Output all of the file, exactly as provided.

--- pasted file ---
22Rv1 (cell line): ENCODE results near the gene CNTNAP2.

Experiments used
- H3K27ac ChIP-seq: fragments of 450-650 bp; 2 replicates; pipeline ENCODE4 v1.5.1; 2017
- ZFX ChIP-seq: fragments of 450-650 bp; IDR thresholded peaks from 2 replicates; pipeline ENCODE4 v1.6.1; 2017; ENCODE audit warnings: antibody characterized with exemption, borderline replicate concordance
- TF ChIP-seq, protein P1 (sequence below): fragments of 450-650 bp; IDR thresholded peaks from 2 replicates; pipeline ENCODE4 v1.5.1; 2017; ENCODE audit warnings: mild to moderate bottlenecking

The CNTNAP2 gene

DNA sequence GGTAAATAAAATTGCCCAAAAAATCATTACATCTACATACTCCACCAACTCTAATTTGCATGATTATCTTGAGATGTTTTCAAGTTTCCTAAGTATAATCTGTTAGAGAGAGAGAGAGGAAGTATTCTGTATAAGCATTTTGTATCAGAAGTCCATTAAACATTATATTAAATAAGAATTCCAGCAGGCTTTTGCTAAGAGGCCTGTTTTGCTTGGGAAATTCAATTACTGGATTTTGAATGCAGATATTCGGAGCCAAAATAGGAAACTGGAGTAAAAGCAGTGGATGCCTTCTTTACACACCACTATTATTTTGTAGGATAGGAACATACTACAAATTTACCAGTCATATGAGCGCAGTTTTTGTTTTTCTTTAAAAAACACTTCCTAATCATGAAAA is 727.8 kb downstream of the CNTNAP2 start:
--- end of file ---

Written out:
22Rv1 (cell line): ENCODE results near the gene CNTNAP2.

Experiments used
- H3K27ac ChIP-seq: fragments of 450-650 bp; 2 replicates; pipeline ENCODE4 v1.5.1; 2017
- ZFX ChIP-seq: fragments of 450-650 bp; IDR thresholded peaks from 2 replicates; pipeline ENCODE4 v1.6.1; 2017; ENCODE audit warnings: antibody characterized with exemption, borderline replicate concordance
- TF ChIP-seq, protein P1 (sequence below): fragments of 450-650 bp; IDR thresholded peaks from 2 replicates; pipeline ENCODE4 v1.5.1; 2017; ENCODE audit warnings: mild to moderate bottlenecking

The CNTNAP2 gene

DNA sequence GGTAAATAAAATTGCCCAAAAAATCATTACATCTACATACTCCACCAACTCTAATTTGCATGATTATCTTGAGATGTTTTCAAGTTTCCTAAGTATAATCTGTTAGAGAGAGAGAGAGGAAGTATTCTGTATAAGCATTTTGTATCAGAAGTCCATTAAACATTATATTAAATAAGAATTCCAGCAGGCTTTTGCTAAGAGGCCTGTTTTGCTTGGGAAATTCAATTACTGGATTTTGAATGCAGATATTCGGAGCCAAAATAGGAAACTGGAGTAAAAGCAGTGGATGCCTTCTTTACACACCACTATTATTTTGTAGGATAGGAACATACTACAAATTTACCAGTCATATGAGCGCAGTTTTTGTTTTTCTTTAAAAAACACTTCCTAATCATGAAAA is 727.8 kb downstream of the CNTNAP2 start: